her loose. In no time at all she was sticking the hawk every time. I AM
a good teacher, lol. She took to it like a duck to water.

Well today I am very sore from dragging large limbs up a hill, packing
firewood, swinging a tomahawk, rolling a log, and riding my bike to the
grocery store. No pain, no gain. At least I am getting in shape and
having fun doing it, and I saved about 10 dollars that weren't spent on

The BONUS, I passed on a little piece of heritage. Throwing a tomahawk.

March 17, 2010

Ah, the Joys of finding what you need for free.

I have been wanting a LOT of string for some Native American Craft projects I have in mind, but the season isn't officially going yet, so I am efficiently broke. I have learned how to process yucca fibres into quality cordage but it is a lot of work and it takes a lot of yucca for a LOT of string. So imagine my joy when I stubled onto a few hundred feet of decent quality nylon twine, or mason's line as some people call it.

I was riding my horse( a 20 inch Dyno that I put racks on) past a brand new section of guardrail, and when I looked down I noticed that they didn't bother to roll up the mason's line that is used to lay out straight lines and grades with. They had been done with the guardrail project for some time so I knew they had left it for good. Both guard rails were about 300 ft. long so I am sure that I got close to 600 feet of twine for the mere price of humility, and the time it took to roll it up. My God is good. :)

So now I can work on some of those projects that require quite a bit of cordage and if I find myself getting hungry for some fresh fish, I now have enough line to run a pretty good line of bushhooks, I love catfish and turtle.

On another note:

My penny wood stove performed excellently over the last 2 days. It has been wet and drizzly with temps in the mid 30's in the evenings, and finding a quantity of firewood that was dry and smoke free for an open fire would have been difficult; but, with my penny wood stove I was able to harvest the extremely dry dead twigs still attached to the bottom of the many hemlocks that were near the shelter that I slept in, and use just a handful of twigs to cook my meals and heat my water, all while inside of the shelter and out of the elements. I had never used hemlock as a cooking fuel before but it performed well, it does however throw a lot of sparks; which could be good or bad depending on the natural environment and the preference of the user.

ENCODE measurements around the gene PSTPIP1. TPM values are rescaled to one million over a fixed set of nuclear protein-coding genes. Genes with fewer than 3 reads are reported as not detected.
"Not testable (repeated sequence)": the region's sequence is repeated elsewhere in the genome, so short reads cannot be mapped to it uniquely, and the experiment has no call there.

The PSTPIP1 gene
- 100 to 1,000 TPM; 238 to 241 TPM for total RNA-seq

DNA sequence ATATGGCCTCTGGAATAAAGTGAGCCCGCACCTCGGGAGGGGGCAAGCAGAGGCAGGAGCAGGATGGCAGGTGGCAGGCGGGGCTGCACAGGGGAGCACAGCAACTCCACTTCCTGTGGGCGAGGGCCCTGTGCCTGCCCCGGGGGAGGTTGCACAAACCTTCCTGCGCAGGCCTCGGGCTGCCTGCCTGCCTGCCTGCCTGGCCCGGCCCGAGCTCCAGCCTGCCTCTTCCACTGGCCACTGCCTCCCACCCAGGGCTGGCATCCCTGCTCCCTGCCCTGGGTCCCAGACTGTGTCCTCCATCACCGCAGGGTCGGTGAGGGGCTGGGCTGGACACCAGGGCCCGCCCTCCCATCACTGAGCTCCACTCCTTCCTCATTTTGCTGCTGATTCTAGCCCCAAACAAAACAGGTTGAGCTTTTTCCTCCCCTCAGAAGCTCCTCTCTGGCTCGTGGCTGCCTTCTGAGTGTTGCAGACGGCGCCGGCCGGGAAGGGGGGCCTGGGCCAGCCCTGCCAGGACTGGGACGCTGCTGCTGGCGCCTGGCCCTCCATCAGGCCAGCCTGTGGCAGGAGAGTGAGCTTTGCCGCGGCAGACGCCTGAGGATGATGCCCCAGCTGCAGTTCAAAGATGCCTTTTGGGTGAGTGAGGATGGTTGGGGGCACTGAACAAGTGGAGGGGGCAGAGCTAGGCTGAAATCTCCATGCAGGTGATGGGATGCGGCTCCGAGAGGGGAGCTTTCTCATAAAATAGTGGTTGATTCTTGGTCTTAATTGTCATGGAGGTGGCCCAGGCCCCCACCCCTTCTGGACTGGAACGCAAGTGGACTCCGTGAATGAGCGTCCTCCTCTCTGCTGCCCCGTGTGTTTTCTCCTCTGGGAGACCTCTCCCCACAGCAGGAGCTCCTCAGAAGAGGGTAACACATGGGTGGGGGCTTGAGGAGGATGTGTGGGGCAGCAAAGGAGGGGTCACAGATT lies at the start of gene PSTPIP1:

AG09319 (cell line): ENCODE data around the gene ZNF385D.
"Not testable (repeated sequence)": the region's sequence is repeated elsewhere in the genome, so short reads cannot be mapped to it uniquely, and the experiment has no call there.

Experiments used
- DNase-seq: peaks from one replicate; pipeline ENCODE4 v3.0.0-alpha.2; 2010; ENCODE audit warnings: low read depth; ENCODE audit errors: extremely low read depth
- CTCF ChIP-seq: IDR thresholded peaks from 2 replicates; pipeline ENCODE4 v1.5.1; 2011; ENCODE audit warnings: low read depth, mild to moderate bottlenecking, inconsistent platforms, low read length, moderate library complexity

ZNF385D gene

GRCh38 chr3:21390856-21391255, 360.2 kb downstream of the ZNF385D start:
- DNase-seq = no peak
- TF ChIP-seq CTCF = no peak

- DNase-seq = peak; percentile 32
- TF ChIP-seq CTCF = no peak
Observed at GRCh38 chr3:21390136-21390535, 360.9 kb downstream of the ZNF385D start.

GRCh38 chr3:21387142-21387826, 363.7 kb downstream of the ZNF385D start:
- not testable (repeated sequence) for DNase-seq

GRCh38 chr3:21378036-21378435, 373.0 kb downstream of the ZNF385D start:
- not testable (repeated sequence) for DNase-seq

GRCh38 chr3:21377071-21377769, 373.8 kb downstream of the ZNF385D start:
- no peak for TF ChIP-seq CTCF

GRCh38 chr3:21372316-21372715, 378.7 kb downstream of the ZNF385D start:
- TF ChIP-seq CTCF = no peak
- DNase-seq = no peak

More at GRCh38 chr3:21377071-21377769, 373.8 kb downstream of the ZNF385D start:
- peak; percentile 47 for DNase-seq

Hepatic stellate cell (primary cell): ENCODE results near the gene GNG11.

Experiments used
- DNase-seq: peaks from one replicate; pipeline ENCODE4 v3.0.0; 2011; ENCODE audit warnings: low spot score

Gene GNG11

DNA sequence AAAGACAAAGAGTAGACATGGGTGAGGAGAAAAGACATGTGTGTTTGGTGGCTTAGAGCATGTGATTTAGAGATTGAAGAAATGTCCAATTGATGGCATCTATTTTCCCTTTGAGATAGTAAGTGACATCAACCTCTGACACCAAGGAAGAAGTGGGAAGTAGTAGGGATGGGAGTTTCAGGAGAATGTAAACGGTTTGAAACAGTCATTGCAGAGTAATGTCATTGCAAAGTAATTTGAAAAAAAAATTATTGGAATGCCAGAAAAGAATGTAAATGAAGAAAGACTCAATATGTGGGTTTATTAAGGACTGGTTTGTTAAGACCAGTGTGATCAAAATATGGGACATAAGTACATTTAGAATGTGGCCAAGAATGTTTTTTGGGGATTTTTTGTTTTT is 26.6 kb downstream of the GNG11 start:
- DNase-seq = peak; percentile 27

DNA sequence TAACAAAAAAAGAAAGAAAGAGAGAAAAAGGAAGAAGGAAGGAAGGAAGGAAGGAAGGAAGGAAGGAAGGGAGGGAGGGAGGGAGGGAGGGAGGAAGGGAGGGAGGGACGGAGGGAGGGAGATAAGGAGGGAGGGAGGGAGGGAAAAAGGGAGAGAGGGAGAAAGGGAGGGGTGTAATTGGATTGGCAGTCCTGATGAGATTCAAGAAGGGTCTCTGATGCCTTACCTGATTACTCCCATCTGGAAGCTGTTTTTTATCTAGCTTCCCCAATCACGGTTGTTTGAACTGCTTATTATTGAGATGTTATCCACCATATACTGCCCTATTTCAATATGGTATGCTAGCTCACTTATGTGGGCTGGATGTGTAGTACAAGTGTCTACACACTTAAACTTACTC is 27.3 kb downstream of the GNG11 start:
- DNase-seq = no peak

Pine Needle Tea:

I used the needle of the Black Pine and put a small handful into a coffe cup, then poured hot water over them and let them steep. It was an interesting beverage. I made mine pretty strong and was able to drink it but it wasn't exactly gourmet. It was a nice change from plain ol' white tea (hot water). If I remember correctly this may be a source of vitamin C.

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Comment by Dale Stewart on April 1, 2010 at 10:05pm
Thanks Anneliese, I would like to write more on it but I have been pretty busy lately and writing and internet communication are usually the first things to lose out when I start heading into a season, too much to do and experience, but I love it.
Comment by Anneliese on March 31, 2010 at 4:58am
Great topic! Makes me think of Mark Boyle founder of The Freeeconomy Community.